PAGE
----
When is the right time to let the free market do its thing, and when does local government need to help by putting its foot on the gas?
For the first time, this question is coming up in regards to residential housing.
The local story that’s piqued my interest the most lately is that the Town of Albion is looking into the possibility of setting up what may be Indiana’s first-ever residential tax-increment financing district.
If you’ve followed local government for any time at all, you’ve probably heard the term TIF thrown around. But it wouldn’t surprise me if most people have little understanding about what TIF is and how it works. (I’ve heard candidates running for office who thought they knew, but when they started talking about it, it quickly became clear they had many of the facts wrong.)
The essence behind TIF is that it gives local governments a funding mechanism to try to spur development in an area that is unlikely to ever develop without intervention.
In its purest sense, you create a TIF district which then allows a local government to borrow in order to make improvements that would help development in that area. For example, you may want to extend your water, sewer and electric lines to a vacant industrial park and spend money to put in some access roads to the land.
By creating the TIF, the assessed value of that land is frozen at that point. If your vacant land is worth $100,000, that value is frozen and all of the taxing entities will get the tax revenue on that $100,000 going forward.
But if, say, a new $5 million factory gets built, the tax on that new $5 million in assessed value — the increment — gets captured into a separate fund in control of the redevelopment commission. Those are the “TIF dollars” you’ve probably heard about.
Governments are then supposed to use that incoming TIF revenue they’re capturing year-to-year to pay back the debt they assumed and/or bankroll it for future improvements.
That’s how TIF works in its purest sense. Changes and loose interpretations in the law have allowed TIF money to be used in many ways beyond that, but at its heart, that is the goal — borrow to make an area prime for development, capture tax revenue from new development, repay debt.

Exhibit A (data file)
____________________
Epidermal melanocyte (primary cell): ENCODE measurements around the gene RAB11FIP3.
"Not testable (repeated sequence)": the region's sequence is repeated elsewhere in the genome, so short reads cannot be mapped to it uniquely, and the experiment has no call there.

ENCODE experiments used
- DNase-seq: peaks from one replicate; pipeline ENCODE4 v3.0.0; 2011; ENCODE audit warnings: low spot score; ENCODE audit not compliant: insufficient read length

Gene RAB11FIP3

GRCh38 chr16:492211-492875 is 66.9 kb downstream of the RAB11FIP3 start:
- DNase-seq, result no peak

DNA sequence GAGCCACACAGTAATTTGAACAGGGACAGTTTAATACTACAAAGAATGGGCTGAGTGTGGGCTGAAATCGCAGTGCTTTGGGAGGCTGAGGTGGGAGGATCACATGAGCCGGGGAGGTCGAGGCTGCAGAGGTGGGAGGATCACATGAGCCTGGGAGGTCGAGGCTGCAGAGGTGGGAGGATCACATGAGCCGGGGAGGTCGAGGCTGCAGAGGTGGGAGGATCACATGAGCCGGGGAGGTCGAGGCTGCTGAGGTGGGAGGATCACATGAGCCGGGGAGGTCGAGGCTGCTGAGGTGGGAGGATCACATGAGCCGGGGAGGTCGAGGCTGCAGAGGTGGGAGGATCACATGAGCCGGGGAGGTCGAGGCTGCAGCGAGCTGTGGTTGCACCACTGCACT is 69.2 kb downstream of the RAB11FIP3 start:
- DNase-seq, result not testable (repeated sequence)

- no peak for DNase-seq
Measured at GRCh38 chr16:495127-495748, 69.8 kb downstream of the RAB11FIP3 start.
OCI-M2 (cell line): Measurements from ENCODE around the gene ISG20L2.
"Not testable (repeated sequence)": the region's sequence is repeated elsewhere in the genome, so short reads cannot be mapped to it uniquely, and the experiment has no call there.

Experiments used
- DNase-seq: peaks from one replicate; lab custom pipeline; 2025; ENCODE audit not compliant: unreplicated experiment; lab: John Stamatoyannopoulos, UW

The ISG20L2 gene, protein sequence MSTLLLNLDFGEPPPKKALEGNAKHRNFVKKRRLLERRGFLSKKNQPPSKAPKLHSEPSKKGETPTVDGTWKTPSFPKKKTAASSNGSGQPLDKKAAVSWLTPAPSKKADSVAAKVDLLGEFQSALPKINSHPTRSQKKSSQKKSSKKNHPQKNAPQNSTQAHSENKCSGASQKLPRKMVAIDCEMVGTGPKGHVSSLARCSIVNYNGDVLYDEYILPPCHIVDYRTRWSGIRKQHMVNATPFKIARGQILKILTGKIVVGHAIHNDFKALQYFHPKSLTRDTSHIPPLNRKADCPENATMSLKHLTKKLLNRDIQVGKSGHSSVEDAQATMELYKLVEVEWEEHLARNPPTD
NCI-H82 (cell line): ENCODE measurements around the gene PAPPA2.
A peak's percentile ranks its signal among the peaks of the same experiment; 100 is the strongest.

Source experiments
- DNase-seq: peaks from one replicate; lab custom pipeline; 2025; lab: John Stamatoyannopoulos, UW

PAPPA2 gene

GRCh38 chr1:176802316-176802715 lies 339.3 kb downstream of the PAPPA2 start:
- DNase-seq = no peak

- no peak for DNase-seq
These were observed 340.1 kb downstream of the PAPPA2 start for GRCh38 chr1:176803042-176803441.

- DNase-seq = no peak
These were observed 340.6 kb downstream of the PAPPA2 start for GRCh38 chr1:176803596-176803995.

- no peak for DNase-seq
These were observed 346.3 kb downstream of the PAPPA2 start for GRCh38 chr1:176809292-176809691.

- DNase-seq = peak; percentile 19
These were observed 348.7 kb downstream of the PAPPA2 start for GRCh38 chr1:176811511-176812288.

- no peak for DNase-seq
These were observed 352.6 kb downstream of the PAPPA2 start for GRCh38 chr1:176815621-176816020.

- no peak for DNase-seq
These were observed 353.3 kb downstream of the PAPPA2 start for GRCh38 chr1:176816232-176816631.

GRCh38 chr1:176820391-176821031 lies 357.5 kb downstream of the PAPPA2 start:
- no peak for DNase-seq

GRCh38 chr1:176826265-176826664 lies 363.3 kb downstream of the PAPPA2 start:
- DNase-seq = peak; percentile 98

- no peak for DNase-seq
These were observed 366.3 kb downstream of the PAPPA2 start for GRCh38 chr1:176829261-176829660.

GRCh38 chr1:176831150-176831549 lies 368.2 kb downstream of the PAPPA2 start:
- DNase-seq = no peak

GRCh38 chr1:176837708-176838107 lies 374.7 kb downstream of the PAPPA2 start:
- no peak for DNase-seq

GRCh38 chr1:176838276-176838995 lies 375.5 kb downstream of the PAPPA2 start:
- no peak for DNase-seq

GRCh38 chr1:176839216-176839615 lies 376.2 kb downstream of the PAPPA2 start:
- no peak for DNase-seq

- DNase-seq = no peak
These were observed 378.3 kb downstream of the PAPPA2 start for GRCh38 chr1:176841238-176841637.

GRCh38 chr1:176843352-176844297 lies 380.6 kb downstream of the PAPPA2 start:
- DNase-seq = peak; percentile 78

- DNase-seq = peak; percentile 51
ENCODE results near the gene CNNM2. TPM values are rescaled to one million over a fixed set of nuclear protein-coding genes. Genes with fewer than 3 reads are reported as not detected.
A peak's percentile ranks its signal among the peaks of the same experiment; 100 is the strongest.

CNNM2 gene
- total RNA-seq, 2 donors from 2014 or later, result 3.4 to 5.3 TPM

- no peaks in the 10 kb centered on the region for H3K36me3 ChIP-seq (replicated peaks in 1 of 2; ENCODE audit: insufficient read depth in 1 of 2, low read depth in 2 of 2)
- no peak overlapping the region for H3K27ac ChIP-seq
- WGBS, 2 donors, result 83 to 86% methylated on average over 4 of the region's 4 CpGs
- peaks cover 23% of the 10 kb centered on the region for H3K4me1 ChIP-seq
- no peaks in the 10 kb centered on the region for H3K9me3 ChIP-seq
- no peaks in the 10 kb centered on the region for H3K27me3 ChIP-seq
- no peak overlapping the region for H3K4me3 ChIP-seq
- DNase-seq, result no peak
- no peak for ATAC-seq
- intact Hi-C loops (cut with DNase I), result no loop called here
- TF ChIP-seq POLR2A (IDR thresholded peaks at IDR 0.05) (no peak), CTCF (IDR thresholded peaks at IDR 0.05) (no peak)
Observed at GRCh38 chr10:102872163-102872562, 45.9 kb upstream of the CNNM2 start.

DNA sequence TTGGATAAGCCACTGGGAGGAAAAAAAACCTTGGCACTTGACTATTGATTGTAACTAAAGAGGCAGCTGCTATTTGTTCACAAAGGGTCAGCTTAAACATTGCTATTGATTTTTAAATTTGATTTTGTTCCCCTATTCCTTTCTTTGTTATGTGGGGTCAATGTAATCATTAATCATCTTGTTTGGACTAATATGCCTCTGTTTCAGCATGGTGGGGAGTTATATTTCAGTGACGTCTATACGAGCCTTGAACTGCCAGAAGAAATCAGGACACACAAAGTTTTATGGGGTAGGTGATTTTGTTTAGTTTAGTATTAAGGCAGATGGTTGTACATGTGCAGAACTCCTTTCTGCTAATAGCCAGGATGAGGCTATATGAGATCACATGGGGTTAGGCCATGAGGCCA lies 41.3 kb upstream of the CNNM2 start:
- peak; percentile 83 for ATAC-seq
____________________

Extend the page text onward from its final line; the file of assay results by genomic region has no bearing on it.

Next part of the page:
Up to this point, TIF has really only ever been available to business property and, in most cases, industrial land. Over the last 30 years, Indiana has been all about jobs, jobs, jobs, so TIF was a good mechanism to encourage new job growth.
But things have changed. Ten years after the Great Recession, communities in a lot of places have jobs, jobs, jobs coming out of their ears and no people to fill them.
Ten years after you couldn’t give a house away after the housing bubble burst, now communities are clamoring for new housing, for new places for people to live.
The problem is, no one is building.
And the people who are building can’t seem to build anything at a price point below $180,000-$200,000. For a region where the median household income hovers around $50,000, that house is unaffordable to the average buyer.
So this is where TIF could really come in handy.
If a community really feels housing is a priority, why not find some acreage to TIF? If the city or town is willing to tackle the cost of public components like utility extension or roads so that a developer doesn’t have to, that would not only drive down the cost and complexity to the builder, but ultimately drive down the cost to the buyer at the end of the line. The local government would recoup its expenditure through TIF in future years and potentially have money available for future needed repairs, maintenance and/or improvements.
Now, there are a few notable issues. One, industrial land has a property tax cap of 3%, while residential is only 1%, so there is a significant tax differential. Also, residential developments cost more to serve in terms of police protection, public utilities, fire protection and schools (although I doubt many local schools would complain about enrollment going up for the first time in a decade).
Now, whether you think this a good idea or not probably comes down to where your philosophy on government involvement in free market investment lies. I can think of a few local politicians who would probably be mortified at the thought of sticking their hands into this cookie jar.
But, I’m also willing to bet if Albion finds out this residential TIF thing can work and puts it into action, that communities that utilize residential TIF will find themselves growing new housing developments, while everyone else sits on the sidelines waiting fruitlessly for a developer to come knocking.
If communities are as serious about addressing the housing shortage as they claim to be, more should be looking into this new opportunity, or, at least, keeping tabs on Albion to see what transpires.